A key reason for this encouragement has been the rising problem of a lack of affordable housing and homelessness across the UK. Is this likely to turn the tide in favour of widespread use of OSM/MMC?
Homes England, sponsored by the Ministry of Housing, Communities and Local Government (MHCLG), was founded in 2018 to accelerate the delivery of affordable housing across England and with a specific remit to focus on MMC. Their main objective is to increase the number of new homes built every year to 300,000 (the current number sits at 190,000).
When Boris Johnson became PM earlier this year and reshuffled his Cabinet, Robert Jenrick was appointed Secretary of State for MHCLG and Esther McVey was appointed the new Housing Minister.
In their first week, they each visited a different factory dedicated to building modular housing units. A clear message was sent out to the construction industry – offsite manufacturing (OSM) will be of great importance in the Johnson premiership. Mark Farmer’s words of warning to ‘modernise or die’ reverberate throughout the industry.
Couple this with Government incentives such as: the £170m Transforming Construction programme, the Local Authority Accelerated Construction programme and the Crown Commercial Service (CCS) launching the Modular Solutions framework and the scene appears to be set. More housing is needed and the Government intends to meet the targets that have been set by utilising OSM/MMC.
However, when considering a recent report from the National Housing Federation that states that 340,000 new homes, including 145,000 social housing units, are needed every year for the next 10 years, it appears as though there is still plenty of work to be done. So, even if these Government incentives successfully encourage the uptake of OSM/MMC, will it even allow for housing to be built at the speed which is necessary?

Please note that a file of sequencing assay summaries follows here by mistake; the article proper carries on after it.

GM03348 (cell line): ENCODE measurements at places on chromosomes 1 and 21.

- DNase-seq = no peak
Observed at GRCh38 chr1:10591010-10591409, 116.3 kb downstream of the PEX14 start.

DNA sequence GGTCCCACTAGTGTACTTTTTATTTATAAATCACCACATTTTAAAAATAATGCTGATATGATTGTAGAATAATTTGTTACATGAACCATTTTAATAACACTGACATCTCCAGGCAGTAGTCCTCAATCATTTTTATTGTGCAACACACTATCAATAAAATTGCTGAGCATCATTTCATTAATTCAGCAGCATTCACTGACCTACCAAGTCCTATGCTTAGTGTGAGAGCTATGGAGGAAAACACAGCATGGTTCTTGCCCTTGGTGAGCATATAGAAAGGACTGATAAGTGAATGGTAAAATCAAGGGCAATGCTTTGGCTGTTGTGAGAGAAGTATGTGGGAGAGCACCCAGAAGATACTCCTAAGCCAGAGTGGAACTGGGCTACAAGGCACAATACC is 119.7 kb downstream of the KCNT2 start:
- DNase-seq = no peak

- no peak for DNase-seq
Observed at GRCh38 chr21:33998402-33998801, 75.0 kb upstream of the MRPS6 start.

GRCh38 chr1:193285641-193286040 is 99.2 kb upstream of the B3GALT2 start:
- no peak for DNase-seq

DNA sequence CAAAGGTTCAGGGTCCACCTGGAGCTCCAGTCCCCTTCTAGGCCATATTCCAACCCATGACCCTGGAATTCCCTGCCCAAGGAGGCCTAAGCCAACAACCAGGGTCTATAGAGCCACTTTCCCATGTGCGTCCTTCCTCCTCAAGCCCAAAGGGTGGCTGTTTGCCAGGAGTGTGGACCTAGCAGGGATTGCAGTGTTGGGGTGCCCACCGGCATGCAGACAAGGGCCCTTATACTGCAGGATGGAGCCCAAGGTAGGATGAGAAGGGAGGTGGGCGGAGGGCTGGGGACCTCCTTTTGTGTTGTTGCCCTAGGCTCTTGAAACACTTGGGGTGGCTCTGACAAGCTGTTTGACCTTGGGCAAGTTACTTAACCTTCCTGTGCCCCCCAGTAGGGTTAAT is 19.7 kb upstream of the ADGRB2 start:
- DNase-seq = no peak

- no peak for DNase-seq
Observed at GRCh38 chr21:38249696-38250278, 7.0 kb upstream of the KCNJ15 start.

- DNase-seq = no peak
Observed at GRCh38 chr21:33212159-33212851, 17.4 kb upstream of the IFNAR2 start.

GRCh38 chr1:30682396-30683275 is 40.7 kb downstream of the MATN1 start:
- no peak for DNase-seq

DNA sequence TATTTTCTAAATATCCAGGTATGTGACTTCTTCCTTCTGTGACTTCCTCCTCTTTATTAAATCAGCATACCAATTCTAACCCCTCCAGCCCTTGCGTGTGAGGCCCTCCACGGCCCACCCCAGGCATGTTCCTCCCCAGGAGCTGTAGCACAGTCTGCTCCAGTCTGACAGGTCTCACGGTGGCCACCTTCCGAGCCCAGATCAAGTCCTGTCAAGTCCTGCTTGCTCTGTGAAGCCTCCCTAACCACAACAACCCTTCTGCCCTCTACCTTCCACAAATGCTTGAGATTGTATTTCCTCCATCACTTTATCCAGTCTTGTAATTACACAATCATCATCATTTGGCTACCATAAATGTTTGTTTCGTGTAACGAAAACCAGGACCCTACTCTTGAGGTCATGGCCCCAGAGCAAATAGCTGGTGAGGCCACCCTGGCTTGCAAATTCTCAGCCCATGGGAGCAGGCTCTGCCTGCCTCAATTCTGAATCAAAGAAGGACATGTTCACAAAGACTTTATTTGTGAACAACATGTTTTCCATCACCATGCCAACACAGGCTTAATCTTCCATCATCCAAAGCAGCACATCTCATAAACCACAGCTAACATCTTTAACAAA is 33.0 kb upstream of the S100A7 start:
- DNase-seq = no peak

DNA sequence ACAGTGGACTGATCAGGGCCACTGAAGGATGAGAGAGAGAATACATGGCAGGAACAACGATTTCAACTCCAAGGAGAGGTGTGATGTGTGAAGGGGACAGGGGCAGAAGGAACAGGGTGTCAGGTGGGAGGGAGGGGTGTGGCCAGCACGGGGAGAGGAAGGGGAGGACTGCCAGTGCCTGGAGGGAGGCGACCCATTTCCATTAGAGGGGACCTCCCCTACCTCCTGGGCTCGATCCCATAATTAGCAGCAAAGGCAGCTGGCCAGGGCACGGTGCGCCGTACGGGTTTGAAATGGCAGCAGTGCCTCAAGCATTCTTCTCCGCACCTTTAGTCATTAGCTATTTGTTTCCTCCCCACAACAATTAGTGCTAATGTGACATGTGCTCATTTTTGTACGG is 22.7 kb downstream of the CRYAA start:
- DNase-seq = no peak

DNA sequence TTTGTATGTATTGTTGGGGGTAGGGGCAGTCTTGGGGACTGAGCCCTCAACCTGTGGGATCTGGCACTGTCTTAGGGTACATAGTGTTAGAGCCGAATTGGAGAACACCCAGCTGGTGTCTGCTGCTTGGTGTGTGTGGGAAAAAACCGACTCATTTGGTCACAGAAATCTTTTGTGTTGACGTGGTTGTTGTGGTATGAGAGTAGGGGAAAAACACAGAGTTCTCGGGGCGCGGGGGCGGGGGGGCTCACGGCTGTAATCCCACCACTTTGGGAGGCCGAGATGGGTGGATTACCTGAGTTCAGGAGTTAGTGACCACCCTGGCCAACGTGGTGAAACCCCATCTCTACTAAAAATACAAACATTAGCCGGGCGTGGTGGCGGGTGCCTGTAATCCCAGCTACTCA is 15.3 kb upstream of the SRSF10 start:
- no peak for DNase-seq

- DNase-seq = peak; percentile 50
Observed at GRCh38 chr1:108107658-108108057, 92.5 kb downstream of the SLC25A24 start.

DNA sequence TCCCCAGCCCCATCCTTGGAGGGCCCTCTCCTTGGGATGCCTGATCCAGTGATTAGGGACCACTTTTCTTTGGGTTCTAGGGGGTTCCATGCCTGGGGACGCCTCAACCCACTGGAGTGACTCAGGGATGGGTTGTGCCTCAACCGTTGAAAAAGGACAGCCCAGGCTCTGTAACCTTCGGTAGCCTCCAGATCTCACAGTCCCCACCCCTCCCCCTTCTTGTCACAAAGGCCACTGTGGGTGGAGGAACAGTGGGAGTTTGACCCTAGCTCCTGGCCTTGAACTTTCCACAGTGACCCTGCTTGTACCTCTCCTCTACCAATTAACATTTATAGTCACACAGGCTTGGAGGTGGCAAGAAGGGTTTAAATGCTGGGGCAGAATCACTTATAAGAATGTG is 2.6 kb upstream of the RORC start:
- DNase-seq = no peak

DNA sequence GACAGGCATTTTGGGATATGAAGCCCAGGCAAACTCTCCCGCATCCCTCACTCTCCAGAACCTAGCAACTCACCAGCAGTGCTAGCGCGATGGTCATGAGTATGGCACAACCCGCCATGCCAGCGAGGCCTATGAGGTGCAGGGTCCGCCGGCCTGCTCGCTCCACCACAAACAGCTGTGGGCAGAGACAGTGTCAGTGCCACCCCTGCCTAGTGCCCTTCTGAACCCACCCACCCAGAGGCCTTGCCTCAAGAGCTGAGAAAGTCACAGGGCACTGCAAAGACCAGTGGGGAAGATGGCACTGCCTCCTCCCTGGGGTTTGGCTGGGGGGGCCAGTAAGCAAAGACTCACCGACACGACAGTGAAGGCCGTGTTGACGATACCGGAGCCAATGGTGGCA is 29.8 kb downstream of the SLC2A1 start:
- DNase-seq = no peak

Homes England has identified the build-to-rent and affordable rented sectors as the areas where OSM is likely to have the biggest impact, partly because of the standardisation of the housing units in this type of development.
The more units of the same house type a factory produces, the quicker they roll off the line. It is estimated that once a factory is running at optimum capacity, homes can be turned out every two hours.
It has been suggested that the UK Government should adopt a Singapore style modular mandate approach to housebuilders benefiting from Help to Buy. Whether this would encourage more housebuilders to adopt MMC or deter them from using Help to Buy would be purely speculative, but the Government doesn’t seem keen to pursue this suggestion.
So long as Government keeps on the same path it has paved these past couple of years, MMC/OSM will continue to be normalised and utilised. However, whether it will be picked up at the rate at which appears necessary is yet to be seen.